The owner was making sure his tyres were at the right temperature from the very first lap, which allowed him to shave precious hundredths off until he posted a flat 60-second pass.
This almost sedate-looking FD2 Honda Civic Type R managed a 1’02″930 which is testament to just how fast you can go with a lightweight car at this track. Power, as many wise people have said, isn’t everything…The RX-7 Is King
It’s not often you see JZA80s at time attack events. We all know just how much potential the 2JZ has for big power figures, but deploying it to the road has always been one of the Supra’s biggest drawbacks. Some of the smarter tuning shops get around that by working progressive traction control solutions into the high-end ECUs a lot of these cars run; limiting boost in low gears and so on. That’s probably why the model is popping back up here and there. Let’s not forget the 800hp Autobahn Soarer – a very similar chassis – that always enters in the Rev Speed Super Battle. The best this particular Supra managed though was a 58″803, which put a big smile on the owner’s face.
Next to the Supra was this CT9A Lancer Evo prepared by Unlimited Works. It’s a fully road-legal car with no cage or a stripped interior, yet is able to run the track in 1-minute flat and then be driven home.
There is something so cool about that, isn’t there?
The Super Battle Evome class is where the big boys chase serious number and this time around the RX-7 truly reined supreme. In fact, out of the 10 fastest times of the day, six were recorded by the iconic Mazda sportscar.
The white Wild Hearts FD, which we have seen countless times over the year, and is still street registered as you can see by the number plate, managed a 59″144 – just a whisker away from a 58-second lap.
This mean-looking TCP Magic kitted Rems Fuel Evo FD3S was the fastest car on the day.
56″991 is a serious time and as you can see it takes some aerodynamic touches to make sure that the car unleashes all of its performance through the corners.
It’s a testament to just how fast this whole amateur time attack scene is getting, and it’s all thanks to the mighty Under Suzuki!
After the top-finishing black FD3S there were three cars in the 57-second bracket – one of them being the yellow Top Fuel RX-7.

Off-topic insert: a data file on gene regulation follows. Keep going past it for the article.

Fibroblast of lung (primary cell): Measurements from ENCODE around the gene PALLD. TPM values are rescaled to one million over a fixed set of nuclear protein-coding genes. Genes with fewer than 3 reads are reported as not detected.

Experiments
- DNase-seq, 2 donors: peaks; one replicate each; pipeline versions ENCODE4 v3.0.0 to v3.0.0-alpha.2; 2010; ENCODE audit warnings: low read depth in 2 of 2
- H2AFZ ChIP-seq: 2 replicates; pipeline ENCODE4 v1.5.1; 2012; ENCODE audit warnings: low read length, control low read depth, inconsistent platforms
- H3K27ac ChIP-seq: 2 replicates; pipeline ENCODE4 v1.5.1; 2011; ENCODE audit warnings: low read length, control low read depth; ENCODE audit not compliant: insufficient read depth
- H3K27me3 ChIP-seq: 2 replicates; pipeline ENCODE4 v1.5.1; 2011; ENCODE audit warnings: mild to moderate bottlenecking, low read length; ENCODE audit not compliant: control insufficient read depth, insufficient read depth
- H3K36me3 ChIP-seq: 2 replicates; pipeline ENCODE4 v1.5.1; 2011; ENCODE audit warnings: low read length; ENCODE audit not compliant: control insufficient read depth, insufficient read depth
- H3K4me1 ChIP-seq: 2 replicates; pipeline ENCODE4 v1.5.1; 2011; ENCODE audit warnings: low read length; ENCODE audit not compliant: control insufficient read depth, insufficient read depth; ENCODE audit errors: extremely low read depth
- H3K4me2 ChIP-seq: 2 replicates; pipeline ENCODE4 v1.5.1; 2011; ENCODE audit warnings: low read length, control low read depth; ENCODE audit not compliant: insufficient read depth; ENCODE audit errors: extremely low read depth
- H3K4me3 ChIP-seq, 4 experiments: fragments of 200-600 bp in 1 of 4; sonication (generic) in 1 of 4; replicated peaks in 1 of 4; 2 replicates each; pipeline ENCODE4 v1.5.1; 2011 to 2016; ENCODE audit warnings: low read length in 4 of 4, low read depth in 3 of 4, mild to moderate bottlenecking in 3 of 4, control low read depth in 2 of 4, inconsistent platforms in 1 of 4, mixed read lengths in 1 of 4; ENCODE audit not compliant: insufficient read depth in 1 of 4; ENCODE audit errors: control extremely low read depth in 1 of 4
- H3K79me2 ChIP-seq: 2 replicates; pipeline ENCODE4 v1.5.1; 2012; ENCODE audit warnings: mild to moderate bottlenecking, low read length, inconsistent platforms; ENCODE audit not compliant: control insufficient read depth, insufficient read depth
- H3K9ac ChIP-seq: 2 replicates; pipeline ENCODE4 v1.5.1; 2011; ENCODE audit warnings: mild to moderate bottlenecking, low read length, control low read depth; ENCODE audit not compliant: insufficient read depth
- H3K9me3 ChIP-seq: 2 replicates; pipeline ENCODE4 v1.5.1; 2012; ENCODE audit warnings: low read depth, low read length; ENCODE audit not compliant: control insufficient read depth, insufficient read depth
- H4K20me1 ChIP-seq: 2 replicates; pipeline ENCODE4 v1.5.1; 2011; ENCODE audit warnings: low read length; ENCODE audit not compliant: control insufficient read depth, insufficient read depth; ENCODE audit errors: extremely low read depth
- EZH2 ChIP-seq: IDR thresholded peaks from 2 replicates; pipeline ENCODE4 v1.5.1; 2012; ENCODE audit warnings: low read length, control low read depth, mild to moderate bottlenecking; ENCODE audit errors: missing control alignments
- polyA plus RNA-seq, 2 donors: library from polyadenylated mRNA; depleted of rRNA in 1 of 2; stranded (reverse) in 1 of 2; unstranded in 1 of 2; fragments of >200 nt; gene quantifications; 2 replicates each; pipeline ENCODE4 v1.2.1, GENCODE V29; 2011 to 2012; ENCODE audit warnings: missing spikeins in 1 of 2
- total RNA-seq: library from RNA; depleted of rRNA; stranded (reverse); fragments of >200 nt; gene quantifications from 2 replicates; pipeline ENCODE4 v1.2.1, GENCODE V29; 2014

This car is an Evome regular and it continues to look wilder and wilder every time I see it as the team experiments with new aero touches.
I’m pretty sure that wing keeps getting taller and taller!
57″654 was its fastest time – just over half a second off the pace.
The Tatsukuro FD may not be the fastest out there with a best time of 58″698, but it’s definitely one of the prettiest.
It’s so clean. I love its mix of aero parts, including that very serious rear wing which could be straight off a race car!Variety Guaranteed
And then there was this – possibly the loneliest GT-R I’ve ever come across. That’s right, in a discipline where the mighty GT-R once reigned supreme, it was the only Skyline present. It had the potential for a fast time but suffered an unlucky accident on its first fast lap where it ended up hitting – rear-end first – the foam barrier at Turn 1. Luckily the damage was mostly cosmetic.
A truly unexpected showing was this vintage pair of German performance icons – the Cosworth-powered 190E and the car that would have never existed without the mighty Benz – the E30 M3.
While they M3 was a great looking and superbly looked after modern-day classic, this 190E was on another level – which is why I featured it. Make sure you check out the forthcoming story, as you are sure to love this painstakingly-restored beauty!
Battle Evome and similar events like it continue to be the fuel for this great scene, and as long as they exist I will continue to follow and cover them.
It injects momentum and energy into the whole scene, and pushes people to create great things with varied platforms. I love it to bits and I can’t get enough of it, which is why you can expect another story on this event where I’ll be concentrating on the cars that stood out the most to me – this red GC8 being one of them.
Back soon with more!
Dino Dalle Carbonare